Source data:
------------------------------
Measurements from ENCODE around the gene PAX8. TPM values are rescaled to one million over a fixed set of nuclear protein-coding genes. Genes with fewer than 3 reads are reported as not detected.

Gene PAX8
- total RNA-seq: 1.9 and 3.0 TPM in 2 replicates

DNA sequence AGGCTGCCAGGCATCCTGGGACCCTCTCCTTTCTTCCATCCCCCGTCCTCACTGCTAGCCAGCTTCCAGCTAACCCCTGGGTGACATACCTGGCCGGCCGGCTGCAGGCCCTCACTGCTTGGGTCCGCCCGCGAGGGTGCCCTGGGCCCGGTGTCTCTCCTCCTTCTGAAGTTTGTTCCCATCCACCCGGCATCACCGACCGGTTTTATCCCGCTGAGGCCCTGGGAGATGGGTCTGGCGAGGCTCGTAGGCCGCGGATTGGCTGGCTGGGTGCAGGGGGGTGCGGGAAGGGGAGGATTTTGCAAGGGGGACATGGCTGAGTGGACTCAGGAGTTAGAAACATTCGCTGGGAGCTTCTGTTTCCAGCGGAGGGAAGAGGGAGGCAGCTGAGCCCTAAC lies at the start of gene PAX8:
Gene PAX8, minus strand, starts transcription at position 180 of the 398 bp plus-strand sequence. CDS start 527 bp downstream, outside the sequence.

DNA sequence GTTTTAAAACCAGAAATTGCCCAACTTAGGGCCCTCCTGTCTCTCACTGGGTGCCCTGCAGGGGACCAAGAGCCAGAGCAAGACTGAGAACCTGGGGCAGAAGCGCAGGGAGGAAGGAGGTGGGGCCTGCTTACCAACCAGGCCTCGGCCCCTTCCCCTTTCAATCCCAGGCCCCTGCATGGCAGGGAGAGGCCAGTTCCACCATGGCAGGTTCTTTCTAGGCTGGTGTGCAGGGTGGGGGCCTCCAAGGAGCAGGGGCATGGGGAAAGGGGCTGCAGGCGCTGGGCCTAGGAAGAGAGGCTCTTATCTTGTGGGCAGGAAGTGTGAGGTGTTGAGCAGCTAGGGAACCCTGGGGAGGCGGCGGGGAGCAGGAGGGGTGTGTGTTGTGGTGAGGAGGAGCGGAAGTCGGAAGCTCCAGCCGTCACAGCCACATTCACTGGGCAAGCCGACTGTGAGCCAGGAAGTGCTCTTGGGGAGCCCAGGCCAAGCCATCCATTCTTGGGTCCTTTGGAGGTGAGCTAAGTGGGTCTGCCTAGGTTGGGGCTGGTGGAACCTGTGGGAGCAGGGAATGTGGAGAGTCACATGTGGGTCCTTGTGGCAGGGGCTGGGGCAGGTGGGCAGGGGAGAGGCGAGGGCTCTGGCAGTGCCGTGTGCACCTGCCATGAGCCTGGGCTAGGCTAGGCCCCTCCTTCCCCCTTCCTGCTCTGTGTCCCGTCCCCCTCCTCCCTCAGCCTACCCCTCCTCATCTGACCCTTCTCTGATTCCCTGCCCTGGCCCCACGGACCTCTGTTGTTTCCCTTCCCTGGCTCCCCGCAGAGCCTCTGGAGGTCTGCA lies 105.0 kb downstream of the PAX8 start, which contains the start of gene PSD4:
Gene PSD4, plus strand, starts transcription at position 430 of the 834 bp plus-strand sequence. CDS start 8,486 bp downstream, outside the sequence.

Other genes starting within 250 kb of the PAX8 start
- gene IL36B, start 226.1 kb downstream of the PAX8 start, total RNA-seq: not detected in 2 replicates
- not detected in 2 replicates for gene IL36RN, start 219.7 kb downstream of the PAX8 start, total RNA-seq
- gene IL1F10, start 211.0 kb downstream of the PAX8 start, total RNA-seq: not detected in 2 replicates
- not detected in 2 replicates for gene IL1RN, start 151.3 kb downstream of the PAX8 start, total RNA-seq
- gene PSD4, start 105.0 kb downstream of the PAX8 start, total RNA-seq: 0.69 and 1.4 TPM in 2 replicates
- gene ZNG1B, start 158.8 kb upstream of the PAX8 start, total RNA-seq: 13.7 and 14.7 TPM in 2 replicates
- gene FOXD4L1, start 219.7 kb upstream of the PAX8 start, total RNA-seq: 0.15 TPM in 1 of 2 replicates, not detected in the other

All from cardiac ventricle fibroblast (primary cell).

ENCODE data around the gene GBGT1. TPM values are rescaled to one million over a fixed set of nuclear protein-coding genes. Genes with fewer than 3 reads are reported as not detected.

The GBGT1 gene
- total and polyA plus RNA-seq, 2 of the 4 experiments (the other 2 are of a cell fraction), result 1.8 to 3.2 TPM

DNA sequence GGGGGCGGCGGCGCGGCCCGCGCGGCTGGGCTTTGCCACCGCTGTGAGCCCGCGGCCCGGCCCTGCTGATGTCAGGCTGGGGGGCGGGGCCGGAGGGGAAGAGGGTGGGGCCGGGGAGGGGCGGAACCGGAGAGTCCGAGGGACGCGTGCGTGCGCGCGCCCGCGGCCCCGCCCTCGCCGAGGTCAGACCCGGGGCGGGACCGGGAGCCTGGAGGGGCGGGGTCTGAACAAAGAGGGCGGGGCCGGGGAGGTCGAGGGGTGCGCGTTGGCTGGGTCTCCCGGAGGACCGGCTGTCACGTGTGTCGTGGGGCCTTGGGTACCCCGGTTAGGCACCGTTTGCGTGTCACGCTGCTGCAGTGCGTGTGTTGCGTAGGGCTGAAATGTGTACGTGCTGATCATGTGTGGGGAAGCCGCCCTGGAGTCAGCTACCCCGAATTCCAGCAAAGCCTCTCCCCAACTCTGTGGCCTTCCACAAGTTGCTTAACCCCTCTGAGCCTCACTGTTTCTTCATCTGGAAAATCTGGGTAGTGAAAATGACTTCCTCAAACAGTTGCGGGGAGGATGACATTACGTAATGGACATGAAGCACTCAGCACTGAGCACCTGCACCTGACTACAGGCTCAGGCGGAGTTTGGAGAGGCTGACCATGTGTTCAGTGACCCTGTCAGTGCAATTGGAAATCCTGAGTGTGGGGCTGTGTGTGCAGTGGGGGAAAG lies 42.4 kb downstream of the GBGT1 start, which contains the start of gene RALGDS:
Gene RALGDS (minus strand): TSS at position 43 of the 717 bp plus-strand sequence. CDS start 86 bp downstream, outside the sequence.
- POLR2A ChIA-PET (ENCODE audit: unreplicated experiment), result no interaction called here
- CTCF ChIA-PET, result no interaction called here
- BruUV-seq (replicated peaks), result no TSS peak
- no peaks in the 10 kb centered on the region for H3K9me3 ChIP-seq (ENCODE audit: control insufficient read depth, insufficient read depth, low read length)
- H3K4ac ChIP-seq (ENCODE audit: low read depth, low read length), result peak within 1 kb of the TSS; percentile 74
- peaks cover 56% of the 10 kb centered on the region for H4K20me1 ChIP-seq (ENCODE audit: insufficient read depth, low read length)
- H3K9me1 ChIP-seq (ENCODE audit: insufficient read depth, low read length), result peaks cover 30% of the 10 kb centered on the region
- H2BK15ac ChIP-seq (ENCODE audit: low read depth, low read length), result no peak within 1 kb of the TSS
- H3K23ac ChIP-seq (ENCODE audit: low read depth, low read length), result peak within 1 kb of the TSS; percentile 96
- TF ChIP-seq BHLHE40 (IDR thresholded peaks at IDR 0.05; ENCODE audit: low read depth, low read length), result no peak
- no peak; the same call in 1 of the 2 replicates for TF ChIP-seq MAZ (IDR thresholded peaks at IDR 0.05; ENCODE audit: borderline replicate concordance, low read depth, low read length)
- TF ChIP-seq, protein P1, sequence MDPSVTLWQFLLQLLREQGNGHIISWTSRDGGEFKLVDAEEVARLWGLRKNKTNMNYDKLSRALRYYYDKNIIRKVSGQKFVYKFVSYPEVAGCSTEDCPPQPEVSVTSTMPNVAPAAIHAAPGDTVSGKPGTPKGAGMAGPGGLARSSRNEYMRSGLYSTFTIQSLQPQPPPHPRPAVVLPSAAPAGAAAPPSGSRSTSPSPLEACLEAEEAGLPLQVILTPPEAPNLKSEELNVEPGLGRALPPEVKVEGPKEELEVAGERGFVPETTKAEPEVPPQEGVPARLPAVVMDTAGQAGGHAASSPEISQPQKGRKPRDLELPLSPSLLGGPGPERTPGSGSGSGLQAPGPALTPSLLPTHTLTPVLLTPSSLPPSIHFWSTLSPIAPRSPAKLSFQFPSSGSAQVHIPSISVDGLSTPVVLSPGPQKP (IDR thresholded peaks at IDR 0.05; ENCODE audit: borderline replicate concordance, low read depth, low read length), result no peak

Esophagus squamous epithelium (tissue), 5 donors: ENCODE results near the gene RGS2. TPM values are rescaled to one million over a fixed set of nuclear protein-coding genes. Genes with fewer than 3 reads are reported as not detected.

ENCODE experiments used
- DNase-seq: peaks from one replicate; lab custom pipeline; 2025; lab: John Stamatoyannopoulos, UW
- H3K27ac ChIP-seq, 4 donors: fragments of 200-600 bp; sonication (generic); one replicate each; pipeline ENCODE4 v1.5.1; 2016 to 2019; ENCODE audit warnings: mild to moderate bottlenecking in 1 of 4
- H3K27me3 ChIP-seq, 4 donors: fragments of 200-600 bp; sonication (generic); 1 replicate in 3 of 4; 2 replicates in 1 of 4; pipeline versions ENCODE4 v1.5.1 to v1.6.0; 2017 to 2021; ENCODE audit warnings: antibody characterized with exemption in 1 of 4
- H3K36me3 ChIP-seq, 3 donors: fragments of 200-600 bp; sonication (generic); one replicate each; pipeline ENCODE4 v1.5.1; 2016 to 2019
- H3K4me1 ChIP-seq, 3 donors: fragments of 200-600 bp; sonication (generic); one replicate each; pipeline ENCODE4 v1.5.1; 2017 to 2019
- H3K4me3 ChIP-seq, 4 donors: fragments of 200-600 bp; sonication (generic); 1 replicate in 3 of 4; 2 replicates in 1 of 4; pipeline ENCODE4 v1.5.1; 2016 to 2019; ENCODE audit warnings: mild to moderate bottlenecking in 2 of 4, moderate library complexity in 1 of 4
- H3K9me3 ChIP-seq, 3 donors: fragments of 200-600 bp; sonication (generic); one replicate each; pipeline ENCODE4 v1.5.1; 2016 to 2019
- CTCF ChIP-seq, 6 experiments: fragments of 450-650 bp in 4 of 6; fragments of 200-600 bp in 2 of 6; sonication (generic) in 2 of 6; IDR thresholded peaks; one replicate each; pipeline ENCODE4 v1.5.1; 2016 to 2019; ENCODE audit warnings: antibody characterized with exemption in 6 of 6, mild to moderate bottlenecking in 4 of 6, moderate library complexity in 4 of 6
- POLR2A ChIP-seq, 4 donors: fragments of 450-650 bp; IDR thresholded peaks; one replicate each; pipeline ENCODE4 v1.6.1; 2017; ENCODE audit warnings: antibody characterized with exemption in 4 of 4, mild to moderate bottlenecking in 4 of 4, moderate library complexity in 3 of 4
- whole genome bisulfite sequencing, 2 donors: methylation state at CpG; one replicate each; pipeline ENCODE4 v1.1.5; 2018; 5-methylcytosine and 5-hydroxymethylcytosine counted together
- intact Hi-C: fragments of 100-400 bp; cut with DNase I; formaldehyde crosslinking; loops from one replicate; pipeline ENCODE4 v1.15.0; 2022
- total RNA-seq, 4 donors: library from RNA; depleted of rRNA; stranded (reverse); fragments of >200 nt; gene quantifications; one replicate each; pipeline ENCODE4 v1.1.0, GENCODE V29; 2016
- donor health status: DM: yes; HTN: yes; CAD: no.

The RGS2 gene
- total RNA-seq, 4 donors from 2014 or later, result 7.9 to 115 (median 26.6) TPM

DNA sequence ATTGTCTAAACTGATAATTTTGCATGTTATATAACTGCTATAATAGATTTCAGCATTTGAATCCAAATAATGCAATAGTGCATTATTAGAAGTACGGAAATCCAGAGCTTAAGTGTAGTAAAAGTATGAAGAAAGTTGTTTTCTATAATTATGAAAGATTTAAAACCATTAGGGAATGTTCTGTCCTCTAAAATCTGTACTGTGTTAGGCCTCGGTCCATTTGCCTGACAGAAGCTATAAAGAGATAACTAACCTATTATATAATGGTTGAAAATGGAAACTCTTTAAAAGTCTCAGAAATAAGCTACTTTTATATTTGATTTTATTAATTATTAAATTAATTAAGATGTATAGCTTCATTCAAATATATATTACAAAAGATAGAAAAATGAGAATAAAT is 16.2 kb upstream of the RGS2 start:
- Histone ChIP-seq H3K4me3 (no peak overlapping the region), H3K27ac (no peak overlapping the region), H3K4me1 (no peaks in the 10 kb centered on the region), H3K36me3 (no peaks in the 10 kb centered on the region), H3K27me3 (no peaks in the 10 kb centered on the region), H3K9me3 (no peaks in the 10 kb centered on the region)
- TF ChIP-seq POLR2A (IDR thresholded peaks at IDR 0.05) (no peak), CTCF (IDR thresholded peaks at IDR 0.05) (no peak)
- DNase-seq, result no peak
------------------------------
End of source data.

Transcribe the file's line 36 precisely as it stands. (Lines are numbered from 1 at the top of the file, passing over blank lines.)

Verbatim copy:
- DNase-seq: peaks from one replicate; lab custom pipeline; 2025; lab: John Stamatoyannopoulos, UW